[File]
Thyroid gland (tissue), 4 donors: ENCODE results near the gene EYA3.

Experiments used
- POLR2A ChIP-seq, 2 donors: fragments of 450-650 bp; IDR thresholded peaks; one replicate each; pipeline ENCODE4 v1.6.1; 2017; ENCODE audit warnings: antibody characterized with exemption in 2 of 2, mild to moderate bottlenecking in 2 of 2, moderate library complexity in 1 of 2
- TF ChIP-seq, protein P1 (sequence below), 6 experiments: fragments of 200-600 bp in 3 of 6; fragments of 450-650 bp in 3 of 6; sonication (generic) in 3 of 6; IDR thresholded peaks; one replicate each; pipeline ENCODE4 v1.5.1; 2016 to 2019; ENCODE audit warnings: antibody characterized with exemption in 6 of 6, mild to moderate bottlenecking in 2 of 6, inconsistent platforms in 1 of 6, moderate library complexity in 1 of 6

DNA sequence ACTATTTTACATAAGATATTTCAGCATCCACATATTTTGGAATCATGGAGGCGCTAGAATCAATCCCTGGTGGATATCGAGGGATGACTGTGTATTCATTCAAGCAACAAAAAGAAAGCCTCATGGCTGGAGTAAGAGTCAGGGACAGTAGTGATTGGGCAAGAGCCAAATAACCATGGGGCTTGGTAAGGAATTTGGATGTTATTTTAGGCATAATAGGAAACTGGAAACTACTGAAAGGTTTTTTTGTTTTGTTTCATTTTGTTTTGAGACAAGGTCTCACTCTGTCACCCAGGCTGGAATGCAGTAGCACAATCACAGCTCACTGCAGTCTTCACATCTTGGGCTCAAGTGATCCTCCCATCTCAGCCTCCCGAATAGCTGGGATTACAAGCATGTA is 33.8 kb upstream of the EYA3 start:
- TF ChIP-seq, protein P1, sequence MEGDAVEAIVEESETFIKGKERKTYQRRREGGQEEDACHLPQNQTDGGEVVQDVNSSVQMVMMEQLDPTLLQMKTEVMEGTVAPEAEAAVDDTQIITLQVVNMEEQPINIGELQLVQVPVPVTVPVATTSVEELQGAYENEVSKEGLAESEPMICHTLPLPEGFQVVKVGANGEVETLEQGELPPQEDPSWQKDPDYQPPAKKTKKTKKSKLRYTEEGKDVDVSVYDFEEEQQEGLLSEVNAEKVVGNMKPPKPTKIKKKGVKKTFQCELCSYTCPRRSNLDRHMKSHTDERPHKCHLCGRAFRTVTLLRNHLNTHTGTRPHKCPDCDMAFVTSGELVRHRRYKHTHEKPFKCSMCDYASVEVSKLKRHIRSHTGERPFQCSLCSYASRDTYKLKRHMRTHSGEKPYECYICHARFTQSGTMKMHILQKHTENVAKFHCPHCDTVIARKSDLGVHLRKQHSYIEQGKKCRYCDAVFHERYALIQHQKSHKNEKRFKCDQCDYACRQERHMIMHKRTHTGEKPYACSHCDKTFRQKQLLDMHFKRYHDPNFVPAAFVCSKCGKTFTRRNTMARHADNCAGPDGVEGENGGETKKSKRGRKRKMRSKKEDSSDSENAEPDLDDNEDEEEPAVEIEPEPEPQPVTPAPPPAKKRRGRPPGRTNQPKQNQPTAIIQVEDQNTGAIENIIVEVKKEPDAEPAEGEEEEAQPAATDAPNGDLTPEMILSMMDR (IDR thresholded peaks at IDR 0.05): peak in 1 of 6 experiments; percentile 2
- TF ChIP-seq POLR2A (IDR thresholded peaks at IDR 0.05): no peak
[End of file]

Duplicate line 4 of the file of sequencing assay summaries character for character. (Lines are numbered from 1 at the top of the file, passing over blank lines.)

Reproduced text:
- TF ChIP-seq, protein P1 (sequence below), 6 experiments: fragments of 200-600 bp in 3 of 6; fragments of 450-650 bp in 3 of 6; sonication (generic) in 3 of 6; IDR thresholded peaks; one replicate each; pipeline ENCODE4 v1.5.1; 2016 to 2019; ENCODE audit warnings: antibody characterized with exemption in 6 of 6, mild to moderate bottlenecking in 2 of 6, inconsistent platforms in 1 of 6, moderate library complexity in 1 of 6